How to Calculate the Period and Orbiting Radius of a Geosynchronous Satellite
When a satellite travels in a geosynchronous orbit around the Earth, it needs to travel at a certain orbiting radius and period to maintain this orbit. Because the radius and period are related, you can use physics to calculate one if you know the other.
The period of a satellite is the time it takes it to make one full orbit around an object. The period of the Earth as it travels around the sun is one year. If you know the satellite’s speed and the radius at which it orbits, you can figure out its period.
You can calculate the speed of a satellite around an object using the equation
The satellite travels around the entire circumference of the circle — which is
if r is the radius of the orbit — in the period, T. This means the orbital speed must be
If you solve this for the period of the satellite, you get
You, the intuitive physicist, may be wondering: What if you want to examine a satellite that simply stays stationary over the same place on the Earth at all times? In other words, a satellite whose period is the same as the Earth’s 24-hour period? Can you do it?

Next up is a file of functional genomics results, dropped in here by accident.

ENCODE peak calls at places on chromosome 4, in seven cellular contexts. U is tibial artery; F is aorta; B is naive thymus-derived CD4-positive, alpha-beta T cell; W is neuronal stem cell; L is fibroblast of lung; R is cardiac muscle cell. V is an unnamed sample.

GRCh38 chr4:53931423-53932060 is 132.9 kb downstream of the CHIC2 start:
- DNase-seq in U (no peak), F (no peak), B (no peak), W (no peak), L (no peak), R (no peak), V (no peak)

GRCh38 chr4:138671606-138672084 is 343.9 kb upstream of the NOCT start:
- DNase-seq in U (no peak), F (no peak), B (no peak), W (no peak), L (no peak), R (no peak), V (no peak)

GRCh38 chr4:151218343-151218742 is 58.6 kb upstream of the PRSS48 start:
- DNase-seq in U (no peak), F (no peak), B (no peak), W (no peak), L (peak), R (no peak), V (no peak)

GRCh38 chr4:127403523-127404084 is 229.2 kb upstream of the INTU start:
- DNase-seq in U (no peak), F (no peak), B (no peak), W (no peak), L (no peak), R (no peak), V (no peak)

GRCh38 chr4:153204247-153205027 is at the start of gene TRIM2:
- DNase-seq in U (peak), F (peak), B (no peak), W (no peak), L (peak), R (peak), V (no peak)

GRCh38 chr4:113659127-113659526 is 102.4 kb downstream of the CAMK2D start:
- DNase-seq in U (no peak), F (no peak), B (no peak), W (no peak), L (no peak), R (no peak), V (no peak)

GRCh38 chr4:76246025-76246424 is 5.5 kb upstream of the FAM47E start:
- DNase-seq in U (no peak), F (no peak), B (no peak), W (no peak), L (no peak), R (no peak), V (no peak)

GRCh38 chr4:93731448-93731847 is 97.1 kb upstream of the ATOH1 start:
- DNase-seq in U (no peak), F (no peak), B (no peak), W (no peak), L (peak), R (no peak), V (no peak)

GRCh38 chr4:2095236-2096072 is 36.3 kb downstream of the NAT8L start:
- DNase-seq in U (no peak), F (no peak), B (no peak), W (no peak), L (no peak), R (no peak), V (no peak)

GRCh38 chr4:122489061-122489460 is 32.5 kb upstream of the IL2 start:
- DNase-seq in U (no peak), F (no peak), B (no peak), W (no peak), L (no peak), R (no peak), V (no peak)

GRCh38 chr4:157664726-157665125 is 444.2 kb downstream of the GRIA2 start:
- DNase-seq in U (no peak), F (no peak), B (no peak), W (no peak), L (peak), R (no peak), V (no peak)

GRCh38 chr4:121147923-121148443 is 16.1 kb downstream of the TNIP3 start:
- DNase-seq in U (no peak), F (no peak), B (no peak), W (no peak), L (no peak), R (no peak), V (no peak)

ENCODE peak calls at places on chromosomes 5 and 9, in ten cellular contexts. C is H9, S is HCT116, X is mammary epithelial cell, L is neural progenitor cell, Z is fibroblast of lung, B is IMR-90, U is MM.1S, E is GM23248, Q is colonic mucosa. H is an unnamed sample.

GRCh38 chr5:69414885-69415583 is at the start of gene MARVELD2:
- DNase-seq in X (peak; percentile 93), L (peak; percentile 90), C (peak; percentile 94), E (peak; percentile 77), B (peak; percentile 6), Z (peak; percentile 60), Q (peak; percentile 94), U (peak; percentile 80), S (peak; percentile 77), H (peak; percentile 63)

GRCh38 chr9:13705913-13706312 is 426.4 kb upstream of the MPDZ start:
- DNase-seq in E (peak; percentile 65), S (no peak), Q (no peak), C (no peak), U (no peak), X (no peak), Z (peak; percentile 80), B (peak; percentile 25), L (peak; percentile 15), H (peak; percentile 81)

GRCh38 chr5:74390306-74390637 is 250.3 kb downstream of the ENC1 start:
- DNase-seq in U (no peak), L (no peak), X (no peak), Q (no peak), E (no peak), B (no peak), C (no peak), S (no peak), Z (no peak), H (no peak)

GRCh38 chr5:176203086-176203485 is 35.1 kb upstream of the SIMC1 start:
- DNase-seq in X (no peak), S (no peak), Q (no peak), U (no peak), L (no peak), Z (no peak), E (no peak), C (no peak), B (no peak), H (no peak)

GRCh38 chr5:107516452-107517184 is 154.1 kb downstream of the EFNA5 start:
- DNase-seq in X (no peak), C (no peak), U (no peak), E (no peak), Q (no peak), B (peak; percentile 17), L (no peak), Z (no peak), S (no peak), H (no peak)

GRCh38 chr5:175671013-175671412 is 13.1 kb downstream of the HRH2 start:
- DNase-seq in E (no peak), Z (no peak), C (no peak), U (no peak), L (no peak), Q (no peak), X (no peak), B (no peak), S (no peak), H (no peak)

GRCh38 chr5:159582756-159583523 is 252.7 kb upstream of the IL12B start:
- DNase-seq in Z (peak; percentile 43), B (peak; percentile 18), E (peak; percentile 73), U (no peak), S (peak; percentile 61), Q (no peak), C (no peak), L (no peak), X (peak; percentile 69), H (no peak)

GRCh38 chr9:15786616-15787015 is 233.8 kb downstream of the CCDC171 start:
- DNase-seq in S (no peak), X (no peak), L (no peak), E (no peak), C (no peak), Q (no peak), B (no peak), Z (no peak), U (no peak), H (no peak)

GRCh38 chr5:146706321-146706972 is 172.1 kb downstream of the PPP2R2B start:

Such satellites do exist. They’re very popular for communications because they’re always orbiting in the same spot relative to the Earth; they don’t disappear over the horizon and then reappear later. They also allow for the satellite-based global positioning system, or GPS, to work.
In cases of stationary satellites, the period, T, is 24 hours, or about 86,400 seconds. Can you find the distance a stationary satellite needs be from the center of the Earth (that is, the radius) to stay stationary? Using the equation for periods, you see that
Plugging in the numbers, you get
If you take the cube root of this, you get a radius of
This is the distance the satellite needs to be from the center of the Earth. Subtracting the Earth’s radius of
which converts to about 22,300 miles. This is the distance from the surface of the Earth geosynchronous satellites need to orbit. At this distance, they orbit the Earth at the same rate the Earth is turning, which means that they stay put over the same piece of real estate.
In practice, it’s very hard to get the speed just right, which is why geosynchronous satellites have either gas boosters that can be used for fine-tuning or magnetic coils that allow them to move by pushing against the Earth’s magnetic field.